The Forum: What’s Next For The Habs?

The Montreal Canadiens have been eliminated, celebrated Subban’s birthday, cleaned their lockers out and hit the links. While the 2014-2015 season has been put to bed, the speculation season is just starting up again! Today we ask, what’s next for the Habs?

Kyle (@kyleroussel) – Coming off the heels of Bergevin’s presser, it doesn’t sound like we can expect much in terms of changes. Of course, I wouldn’t expect him to announce a bunch of hard-hitting changes today, but it certainly sounds like he’s comfy with the idea of growing the team together as is, coaching staff and all. I’m sure he intends to make some changes but we’ll have to wait to see what they are.

Zach (@ZachVanasse) – Wait and see? Wait and see?! Come on Kyle! The Habs’ season has been a thing of the past for days! It’s time for wild speculation, demands for sweeping changes and overreactions to a series in which the Habs mostly outplayed their competition!

What’s next for the Canadiens? Certain Fucking Doom if we don’t fire Therrien, trade half this team away and take a few players out behind the barn to give ’em the Old Yeller treatment.
Galchenyuk’s a bust. Markov’s a corpse. Plekanec is useless. Pacioretty isn’t clutch enough. And while we’e on the topic, Carey could be better.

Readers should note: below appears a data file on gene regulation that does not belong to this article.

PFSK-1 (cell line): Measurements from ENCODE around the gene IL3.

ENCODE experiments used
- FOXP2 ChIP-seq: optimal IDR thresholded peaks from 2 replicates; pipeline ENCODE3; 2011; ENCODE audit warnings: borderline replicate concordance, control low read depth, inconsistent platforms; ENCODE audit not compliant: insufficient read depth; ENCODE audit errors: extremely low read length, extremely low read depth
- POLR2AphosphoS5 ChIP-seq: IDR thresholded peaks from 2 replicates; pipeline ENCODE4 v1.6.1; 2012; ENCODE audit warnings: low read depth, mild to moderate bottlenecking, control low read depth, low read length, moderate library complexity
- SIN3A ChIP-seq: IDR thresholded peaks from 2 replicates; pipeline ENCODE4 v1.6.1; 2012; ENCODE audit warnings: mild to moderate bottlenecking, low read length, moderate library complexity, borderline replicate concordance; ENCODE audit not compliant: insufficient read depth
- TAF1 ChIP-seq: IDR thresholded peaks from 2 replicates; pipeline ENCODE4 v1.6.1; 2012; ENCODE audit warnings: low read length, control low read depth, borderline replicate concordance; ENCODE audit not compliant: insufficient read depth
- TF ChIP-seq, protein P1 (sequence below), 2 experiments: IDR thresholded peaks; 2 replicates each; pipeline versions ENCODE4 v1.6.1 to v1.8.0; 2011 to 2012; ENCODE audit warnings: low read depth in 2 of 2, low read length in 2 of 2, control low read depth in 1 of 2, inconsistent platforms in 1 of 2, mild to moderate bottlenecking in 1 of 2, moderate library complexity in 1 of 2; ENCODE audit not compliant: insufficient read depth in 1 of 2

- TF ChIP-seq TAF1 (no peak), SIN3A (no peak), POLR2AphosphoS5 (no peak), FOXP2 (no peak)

It’s time to burn it down and start again, I think. An Eastern Conference Final appearance followed up by a closer-than-six-game-indicates Second Round loss in back-to-back seasons from one of the youngest teams in the NHL isn’t good enough!
Sure, the Habs may have a Hart, Vezina and Norris trophy candidate on the team… but we need more right now!
Patience is for the weak. The only thing patience has earned us thus far is the anointment of Price as the best goalie (player?) in the league, the rise of Subban as one of the most important blue liners in the game and more success in the past two season’s than we’d seen in any successive seasons since half of us can remember.
All Is Lost.
John (@RabidHabs_CJ) – I’m inclined to say I’d do the exact opposite of what the fans believe is best for the team. Sorry if this reads as “pointy stick,” but in listening to Bergevin’s press conference and then reading the feedback on Twitter, I honestly ask: What do fans expect?
The team this year was, on average, more than three years younger than last year’s team. The club introduced young players (Beaulieu/Pateryn/de la Rose) into key positions and responsibilities which will only grow going forward. There was a transition in leadership as the vacuum created with the departure of Gorges and Gionta was filled by PK and Max. All this considered, I thought the club had another very good season. Only four teams have more regular season wins since the NHL resumed following the most recent strike. Only four teams have more playoff wins. To suggest that Bergevin is failing is to completely ignore these results, not to mention the depth he has built at both the professional and amateur levels.